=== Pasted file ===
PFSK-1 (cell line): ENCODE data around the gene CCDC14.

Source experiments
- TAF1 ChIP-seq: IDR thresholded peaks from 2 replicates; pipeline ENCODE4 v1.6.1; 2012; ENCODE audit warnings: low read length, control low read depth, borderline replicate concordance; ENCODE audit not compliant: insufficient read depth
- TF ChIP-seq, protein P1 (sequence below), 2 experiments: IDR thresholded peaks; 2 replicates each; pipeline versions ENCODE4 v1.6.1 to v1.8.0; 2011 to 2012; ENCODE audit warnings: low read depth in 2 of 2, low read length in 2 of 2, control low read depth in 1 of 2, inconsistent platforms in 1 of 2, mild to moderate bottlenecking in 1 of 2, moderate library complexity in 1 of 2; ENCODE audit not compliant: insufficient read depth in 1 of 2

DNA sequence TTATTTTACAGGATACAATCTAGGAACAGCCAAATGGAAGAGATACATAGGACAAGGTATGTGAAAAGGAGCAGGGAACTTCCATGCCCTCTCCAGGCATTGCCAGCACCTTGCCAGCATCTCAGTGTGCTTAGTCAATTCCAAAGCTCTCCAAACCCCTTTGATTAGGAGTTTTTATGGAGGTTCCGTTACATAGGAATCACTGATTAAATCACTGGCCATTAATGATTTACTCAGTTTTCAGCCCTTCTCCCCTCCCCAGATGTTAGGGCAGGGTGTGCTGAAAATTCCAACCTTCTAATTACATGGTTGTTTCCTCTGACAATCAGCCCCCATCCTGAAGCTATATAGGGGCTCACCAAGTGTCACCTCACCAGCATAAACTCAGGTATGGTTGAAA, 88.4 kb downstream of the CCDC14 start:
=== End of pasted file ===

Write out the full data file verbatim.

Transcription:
PFSK-1 (cell line): ENCODE data around the gene CCDC14.

Source experiments
- TAF1 ChIP-seq: IDR thresholded peaks from 2 replicates; pipeline ENCODE4 v1.6.1; 2012; ENCODE audit warnings: low read length, control low read depth, borderline replicate concordance; ENCODE audit not compliant: insufficient read depth
- TF ChIP-seq, protein P1 (sequence below), 2 experiments: IDR thresholded peaks; 2 replicates each; pipeline versions ENCODE4 v1.6.1 to v1.8.0; 2011 to 2012; ENCODE audit warnings: low read depth in 2 of 2, low read length in 2 of 2, control low read depth in 1 of 2, inconsistent platforms in 1 of 2, mild to moderate bottlenecking in 1 of 2, moderate library complexity in 1 of 2; ENCODE audit not compliant: insufficient read depth in 1 of 2

DNA sequence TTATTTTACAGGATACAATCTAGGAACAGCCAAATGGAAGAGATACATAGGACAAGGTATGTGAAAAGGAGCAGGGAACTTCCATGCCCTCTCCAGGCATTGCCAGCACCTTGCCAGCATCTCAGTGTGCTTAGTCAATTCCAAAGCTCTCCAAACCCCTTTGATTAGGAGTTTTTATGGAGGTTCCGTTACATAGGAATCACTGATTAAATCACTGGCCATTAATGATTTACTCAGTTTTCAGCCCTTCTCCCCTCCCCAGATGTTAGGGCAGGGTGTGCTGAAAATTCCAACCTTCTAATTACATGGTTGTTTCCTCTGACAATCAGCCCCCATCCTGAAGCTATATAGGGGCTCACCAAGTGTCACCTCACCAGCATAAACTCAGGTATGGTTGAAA, 88.4 kb downstream of the CCDC14 start: